I just saw on a blog called Panopticon Central, I saw an entry called Seven Rules for Beginning Programmers. I had to continue the list with some rules (caveat emptor #12 below) of my own.
- Write automatable unit & integration tests and run them on every build. Do not declare yourself to have a successful build until not only everything compiles but also all tests run successfully.
- Make judicious but appropriate use of interfaces.
- Don't overuse inheritance; it leads to brittle hierarchies. Always prefer composition.
- Layer software appropriately. Recognize that even when using an object-oriented language, some artifacts, like service layers & strategies, are procedural in nature.
- Understand the difference between persistent domain objects and data transfer objects, and combine the two only when you understand the tradeoffs.
- Avoid anemic domain models.
- Understand source control, branching & merging.
- Understand aspect-oriented programming, and how it complements object-oriented programming via modularization of cross-cutting concerns.
- Always pay attention to advances in new or existing programming languages, techniques, and ideas.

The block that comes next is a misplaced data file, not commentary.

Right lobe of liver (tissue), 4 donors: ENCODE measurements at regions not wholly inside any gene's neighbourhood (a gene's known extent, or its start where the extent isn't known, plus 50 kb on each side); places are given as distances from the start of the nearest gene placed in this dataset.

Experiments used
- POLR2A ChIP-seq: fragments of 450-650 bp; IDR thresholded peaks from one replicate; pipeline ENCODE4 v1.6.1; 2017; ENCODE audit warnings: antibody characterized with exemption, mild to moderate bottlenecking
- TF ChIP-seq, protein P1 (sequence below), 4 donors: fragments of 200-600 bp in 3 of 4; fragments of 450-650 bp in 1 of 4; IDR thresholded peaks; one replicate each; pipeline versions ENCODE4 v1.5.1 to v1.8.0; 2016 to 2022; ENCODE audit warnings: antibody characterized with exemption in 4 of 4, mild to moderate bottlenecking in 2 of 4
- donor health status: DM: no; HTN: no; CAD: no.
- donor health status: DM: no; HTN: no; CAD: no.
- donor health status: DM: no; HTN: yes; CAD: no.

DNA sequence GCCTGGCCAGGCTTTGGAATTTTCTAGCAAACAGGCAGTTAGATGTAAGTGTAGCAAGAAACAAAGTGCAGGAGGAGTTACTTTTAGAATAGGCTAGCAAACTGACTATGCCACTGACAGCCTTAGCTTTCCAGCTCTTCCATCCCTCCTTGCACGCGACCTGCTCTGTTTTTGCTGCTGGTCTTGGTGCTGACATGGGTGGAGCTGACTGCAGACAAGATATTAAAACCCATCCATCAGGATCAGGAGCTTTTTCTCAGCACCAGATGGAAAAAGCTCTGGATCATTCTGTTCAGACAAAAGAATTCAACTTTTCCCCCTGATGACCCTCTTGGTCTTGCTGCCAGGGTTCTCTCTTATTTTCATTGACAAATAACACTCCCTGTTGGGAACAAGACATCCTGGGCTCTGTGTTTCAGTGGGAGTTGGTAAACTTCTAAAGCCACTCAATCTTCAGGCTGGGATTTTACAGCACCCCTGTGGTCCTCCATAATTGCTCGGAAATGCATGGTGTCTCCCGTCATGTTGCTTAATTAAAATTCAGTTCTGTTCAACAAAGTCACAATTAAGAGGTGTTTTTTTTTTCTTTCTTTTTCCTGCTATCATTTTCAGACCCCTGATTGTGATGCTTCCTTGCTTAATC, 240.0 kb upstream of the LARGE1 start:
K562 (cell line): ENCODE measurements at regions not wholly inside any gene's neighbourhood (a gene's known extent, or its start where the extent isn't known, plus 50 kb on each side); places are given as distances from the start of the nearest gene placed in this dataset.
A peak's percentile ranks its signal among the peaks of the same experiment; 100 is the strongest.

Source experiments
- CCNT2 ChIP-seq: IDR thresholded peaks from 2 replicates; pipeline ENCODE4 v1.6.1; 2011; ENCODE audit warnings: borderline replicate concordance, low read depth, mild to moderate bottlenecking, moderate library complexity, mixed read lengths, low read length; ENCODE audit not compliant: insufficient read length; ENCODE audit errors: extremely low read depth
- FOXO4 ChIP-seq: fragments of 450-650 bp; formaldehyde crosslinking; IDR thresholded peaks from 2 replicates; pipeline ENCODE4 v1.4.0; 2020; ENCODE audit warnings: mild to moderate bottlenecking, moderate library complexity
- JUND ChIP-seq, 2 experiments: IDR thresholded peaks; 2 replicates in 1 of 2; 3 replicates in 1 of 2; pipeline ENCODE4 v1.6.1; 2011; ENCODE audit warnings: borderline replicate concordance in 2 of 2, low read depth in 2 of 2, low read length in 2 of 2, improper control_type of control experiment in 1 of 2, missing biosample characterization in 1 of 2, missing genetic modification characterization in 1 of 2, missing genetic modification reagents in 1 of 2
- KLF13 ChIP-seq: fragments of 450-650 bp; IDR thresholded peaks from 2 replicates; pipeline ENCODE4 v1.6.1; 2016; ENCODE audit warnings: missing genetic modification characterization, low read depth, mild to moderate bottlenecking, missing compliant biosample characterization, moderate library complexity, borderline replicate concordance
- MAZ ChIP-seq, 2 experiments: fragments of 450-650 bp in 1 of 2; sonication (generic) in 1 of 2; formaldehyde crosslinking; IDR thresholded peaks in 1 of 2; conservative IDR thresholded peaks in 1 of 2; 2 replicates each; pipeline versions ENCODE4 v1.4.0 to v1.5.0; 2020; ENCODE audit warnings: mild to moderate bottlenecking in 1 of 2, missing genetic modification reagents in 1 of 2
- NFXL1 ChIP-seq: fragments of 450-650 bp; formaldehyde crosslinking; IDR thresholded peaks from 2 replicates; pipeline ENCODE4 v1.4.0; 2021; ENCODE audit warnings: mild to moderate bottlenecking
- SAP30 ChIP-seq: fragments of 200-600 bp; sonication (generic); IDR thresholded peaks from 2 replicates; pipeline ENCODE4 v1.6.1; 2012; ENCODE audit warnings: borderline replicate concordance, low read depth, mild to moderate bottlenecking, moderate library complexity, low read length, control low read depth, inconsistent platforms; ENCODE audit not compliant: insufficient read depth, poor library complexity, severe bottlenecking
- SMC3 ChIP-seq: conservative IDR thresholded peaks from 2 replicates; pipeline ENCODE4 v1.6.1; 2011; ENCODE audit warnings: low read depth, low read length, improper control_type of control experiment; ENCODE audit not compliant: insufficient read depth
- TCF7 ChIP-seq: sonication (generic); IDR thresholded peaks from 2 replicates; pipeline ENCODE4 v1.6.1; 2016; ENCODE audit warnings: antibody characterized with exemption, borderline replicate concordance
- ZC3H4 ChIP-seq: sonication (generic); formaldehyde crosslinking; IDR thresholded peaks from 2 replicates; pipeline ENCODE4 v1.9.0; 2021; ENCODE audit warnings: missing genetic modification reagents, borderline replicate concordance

- Understand dependency injection, inversion of control and how it makes your code less coupled.
- Always keep your business logic independent of the environment in which it will run.
These last two apply to life, not just programming:
- Know the difference between a rule and a guideline.
- When faced with a choice, the one that it is more emotionally difficult for you to choose is often the right one.
Interesting list - it would be helpful if you would elaborate on each of your rules (maybe with some examples) to make them a little more clear an easier to understand.
"We prefer composition over inheriting multiple interfaces". There's nothing wrong with inheritance, but multiple inheritance gets messy quick.
It's not a "rule", but a "guideline". Calling them rules like this will only lead to managers enforcing the rules blindly.
Your statement that we shouldn't overuse inheritance is a dangerous one. We prefer composition over "multiple inheritance" (think interfaces, a lot of them makes a messy object)
Calling it a rule (#12 says that the above isn't a guideline) merely leads to managers blindly trying to enforce those rules.
@David, I will try to elaborate when I have a chance. No promises...
@Eddy, My point behind #12 was a toungue-in-cheek way of saying that nothing is a rule and everything is a guideline... :)
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